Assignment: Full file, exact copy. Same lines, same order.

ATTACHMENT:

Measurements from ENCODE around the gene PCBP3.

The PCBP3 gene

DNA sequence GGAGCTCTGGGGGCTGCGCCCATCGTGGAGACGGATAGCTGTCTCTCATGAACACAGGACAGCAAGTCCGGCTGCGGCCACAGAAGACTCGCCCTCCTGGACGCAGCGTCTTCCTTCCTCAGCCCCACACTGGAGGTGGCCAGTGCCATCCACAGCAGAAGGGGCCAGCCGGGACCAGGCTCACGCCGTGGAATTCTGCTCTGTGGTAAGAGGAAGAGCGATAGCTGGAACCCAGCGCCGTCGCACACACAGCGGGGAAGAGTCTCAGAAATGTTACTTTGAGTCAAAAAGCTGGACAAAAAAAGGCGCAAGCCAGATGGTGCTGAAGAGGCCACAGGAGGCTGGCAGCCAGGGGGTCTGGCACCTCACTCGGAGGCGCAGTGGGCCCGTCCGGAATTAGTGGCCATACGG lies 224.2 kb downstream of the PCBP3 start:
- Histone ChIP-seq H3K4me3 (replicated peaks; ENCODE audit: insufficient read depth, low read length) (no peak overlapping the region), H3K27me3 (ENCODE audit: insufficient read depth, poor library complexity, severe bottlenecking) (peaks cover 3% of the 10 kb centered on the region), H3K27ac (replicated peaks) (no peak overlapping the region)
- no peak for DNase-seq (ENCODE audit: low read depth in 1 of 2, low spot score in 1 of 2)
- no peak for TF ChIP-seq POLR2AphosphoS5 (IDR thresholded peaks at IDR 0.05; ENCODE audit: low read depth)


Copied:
Measurements from ENCODE around the gene PCBP3.

The PCBP3 gene

DNA sequence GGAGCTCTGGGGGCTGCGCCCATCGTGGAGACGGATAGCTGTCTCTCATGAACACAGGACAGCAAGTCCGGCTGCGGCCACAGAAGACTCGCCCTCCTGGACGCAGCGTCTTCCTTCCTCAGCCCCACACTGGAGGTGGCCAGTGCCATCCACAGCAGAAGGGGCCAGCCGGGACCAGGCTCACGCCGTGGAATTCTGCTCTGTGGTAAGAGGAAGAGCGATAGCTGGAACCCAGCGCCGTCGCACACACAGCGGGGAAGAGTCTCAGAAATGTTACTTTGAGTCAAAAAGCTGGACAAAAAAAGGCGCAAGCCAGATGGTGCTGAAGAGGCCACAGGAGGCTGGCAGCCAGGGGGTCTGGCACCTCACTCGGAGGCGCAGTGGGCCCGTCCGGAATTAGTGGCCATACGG lies 224.2 kb downstream of the PCBP3 start:
- Histone ChIP-seq H3K4me3 (replicated peaks; ENCODE audit: insufficient read depth, low read length) (no peak overlapping the region), H3K27me3 (ENCODE audit: insufficient read depth, poor library complexity, severe bottlenecking) (peaks cover 3% of the 10 kb centered on the region), H3K27ac (replicated peaks) (no peak overlapping the region)
- no peak for DNase-seq (ENCODE audit: low read depth in 1 of 2, low spot score in 1 of 2)
- no peak for TF ChIP-seq POLR2AphosphoS5 (IDR thresholded peaks at IDR 0.05; ENCODE audit: low read depth)